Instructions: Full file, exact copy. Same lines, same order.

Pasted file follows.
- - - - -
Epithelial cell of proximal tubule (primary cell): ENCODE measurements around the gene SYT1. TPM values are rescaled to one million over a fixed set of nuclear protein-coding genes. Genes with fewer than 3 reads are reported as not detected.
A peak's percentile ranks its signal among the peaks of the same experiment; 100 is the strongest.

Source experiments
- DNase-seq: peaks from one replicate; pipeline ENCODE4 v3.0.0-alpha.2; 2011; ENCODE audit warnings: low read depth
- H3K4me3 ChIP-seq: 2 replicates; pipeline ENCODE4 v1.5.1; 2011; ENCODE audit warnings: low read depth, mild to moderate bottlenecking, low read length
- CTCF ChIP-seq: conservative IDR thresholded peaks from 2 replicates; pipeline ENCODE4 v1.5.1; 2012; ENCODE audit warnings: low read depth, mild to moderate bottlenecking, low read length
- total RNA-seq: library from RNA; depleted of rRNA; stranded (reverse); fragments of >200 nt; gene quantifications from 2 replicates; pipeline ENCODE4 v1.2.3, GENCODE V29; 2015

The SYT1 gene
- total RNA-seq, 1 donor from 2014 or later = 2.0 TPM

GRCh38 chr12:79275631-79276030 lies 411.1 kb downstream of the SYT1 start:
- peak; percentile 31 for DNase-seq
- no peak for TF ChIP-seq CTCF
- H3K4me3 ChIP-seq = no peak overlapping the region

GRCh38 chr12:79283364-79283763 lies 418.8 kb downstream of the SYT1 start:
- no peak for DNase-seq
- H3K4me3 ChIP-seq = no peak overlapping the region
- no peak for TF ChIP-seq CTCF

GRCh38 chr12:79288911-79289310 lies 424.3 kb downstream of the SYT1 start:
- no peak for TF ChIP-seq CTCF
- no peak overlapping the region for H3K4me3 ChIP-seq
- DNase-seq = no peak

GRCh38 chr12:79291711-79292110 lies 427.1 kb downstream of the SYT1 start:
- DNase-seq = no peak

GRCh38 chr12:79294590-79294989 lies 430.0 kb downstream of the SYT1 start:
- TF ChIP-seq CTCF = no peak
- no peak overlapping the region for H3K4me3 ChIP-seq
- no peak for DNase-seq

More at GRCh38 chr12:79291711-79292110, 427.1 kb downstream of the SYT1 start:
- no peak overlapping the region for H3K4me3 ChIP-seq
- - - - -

Epithelial cell of proximal tubule (primary cell): ENCODE measurements around the gene SYT1. TPM values are rescaled to one million over a fixed set of nuclear protein-coding genes. Genes with fewer than 3 reads are reported as not detected.
A peak's percentile ranks its signal among the peaks of the same experiment; 100 is the strongest.

Source experiments
- DNase-seq: peaks from one replicate; pipeline ENCODE4 v3.0.0-alpha.2; 2011; ENCODE audit warnings: low read depth
- H3K4me3 ChIP-seq: 2 replicates; pipeline ENCODE4 v1.5.1; 2011; ENCODE audit warnings: low read depth, mild to moderate bottlenecking, low read length
- CTCF ChIP-seq: conservative IDR thresholded peaks from 2 replicates; pipeline ENCODE4 v1.5.1; 2012; ENCODE audit warnings: low read depth, mild to moderate bottlenecking, low read length
- total RNA-seq: library from RNA; depleted of rRNA; stranded (reverse); fragments of >200 nt; gene quantifications from 2 replicates; pipeline ENCODE4 v1.2.3, GENCODE V29; 2015

The SYT1 gene
- total RNA-seq, 1 donor from 2014 or later = 2.0 TPM

GRCh38 chr12:79275631-79276030 lies 411.1 kb downstream of the SYT1 start:
- peak; percentile 31 for DNase-seq
- no peak for TF ChIP-seq CTCF
- H3K4me3 ChIP-seq = no peak overlapping the region

GRCh38 chr12:79283364-79283763 lies 418.8 kb downstream of the SYT1 start:
- no peak for DNase-seq
- H3K4me3 ChIP-seq = no peak overlapping the region
- no peak for TF ChIP-seq CTCF

GRCh38 chr12:79288911-79289310 lies 424.3 kb downstream of the SYT1 start:
- no peak for TF ChIP-seq CTCF
- no peak overlapping the region for H3K4me3 ChIP-seq
- DNase-seq = no peak

GRCh38 chr12:79291711-79292110 lies 427.1 kb downstream of the SYT1 start:
- DNase-seq = no peak

GRCh38 chr12:79294590-79294989 lies 430.0 kb downstream of the SYT1 start:
- TF ChIP-seq CTCF = no peak
- no peak overlapping the region for H3K4me3 ChIP-seq
- no peak for DNase-seq

More at GRCh38 chr12:79291711-79292110, 427.1 kb downstream of the SYT1 start:
- no peak overlapping the region for H3K4me3 ChIP-seq